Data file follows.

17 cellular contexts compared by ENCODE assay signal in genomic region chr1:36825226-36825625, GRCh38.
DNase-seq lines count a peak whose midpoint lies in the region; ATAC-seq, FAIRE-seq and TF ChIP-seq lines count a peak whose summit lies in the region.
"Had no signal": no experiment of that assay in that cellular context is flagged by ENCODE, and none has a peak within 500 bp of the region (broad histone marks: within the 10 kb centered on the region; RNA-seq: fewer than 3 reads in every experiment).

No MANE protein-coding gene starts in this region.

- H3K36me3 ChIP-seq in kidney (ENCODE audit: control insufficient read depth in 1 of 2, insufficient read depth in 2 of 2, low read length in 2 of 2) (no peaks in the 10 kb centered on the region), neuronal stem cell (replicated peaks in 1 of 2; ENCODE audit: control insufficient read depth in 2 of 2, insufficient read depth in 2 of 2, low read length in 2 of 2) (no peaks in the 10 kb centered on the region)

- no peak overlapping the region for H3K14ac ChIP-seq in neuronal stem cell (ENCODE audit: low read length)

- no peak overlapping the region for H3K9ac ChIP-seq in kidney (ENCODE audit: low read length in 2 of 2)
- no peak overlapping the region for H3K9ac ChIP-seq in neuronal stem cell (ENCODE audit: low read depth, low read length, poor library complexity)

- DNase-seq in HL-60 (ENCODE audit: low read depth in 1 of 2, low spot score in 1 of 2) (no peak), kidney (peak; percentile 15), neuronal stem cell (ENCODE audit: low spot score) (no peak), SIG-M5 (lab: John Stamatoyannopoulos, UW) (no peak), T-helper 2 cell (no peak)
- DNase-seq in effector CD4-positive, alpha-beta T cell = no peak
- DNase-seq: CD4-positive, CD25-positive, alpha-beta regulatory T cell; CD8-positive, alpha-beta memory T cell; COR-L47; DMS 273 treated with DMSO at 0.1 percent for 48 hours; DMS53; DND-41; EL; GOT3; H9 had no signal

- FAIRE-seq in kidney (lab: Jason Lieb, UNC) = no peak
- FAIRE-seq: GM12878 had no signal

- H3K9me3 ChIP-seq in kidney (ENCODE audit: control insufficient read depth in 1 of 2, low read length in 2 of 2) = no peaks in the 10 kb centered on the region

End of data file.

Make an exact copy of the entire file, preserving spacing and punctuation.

17 cellular contexts compared by ENCODE assay signal in genomic region chr1:36825226-36825625, GRCh38.
DNase-seq lines count a peak whose midpoint lies in the region; ATAC-seq, FAIRE-seq and TF ChIP-seq lines count a peak whose summit lies in the region.
"Had no signal": no experiment of that assay in that cellular context is flagged by ENCODE, and none has a peak within 500 bp of the region (broad histone marks: within the 10 kb centered on the region; RNA-seq: fewer than 3 reads in every experiment).

No MANE protein-coding gene starts in this region.

- H3K36me3 ChIP-seq in kidney (ENCODE audit: control insufficient read depth in 1 of 2, insufficient read depth in 2 of 2, low read length in 2 of 2) (no peaks in the 10 kb centered on the region), neuronal stem cell (replicated peaks in 1 of 2; ENCODE audit: control insufficient read depth in 2 of 2, insufficient read depth in 2 of 2, low read length in 2 of 2) (no peaks in the 10 kb centered on the region)

- no peak overlapping the region for H3K14ac ChIP-seq in neuronal stem cell (ENCODE audit: low read length)

- no peak overlapping the region for H3K9ac ChIP-seq in kidney (ENCODE audit: low read length in 2 of 2)
- no peak overlapping the region for H3K9ac ChIP-seq in neuronal stem cell (ENCODE audit: low read depth, low read length, poor library complexity)

- DNase-seq in HL-60 (ENCODE audit: low read depth in 1 of 2, low spot score in 1 of 2) (no peak), kidney (peak; percentile 15), neuronal stem cell (ENCODE audit: low spot score) (no peak), SIG-M5 (lab: John Stamatoyannopoulos, UW) (no peak), T-helper 2 cell (no peak)
- DNase-seq in effector CD4-positive, alpha-beta T cell = no peak
- DNase-seq: CD4-positive, CD25-positive, alpha-beta regulatory T cell; CD8-positive, alpha-beta memory T cell; COR-L47; DMS 273 treated with DMSO at 0.1 percent for 48 hours; DMS53; DND-41; EL; GOT3; H9 had no signal

- FAIRE-seq in kidney (lab: Jason Lieb, UNC) = no peak
- FAIRE-seq: GM12878 had no signal

- H3K9me3 ChIP-seq in kidney (ENCODE audit: control insufficient read depth in 1 of 2, low read length in 2 of 2) = no peaks in the 10 kb centered on the region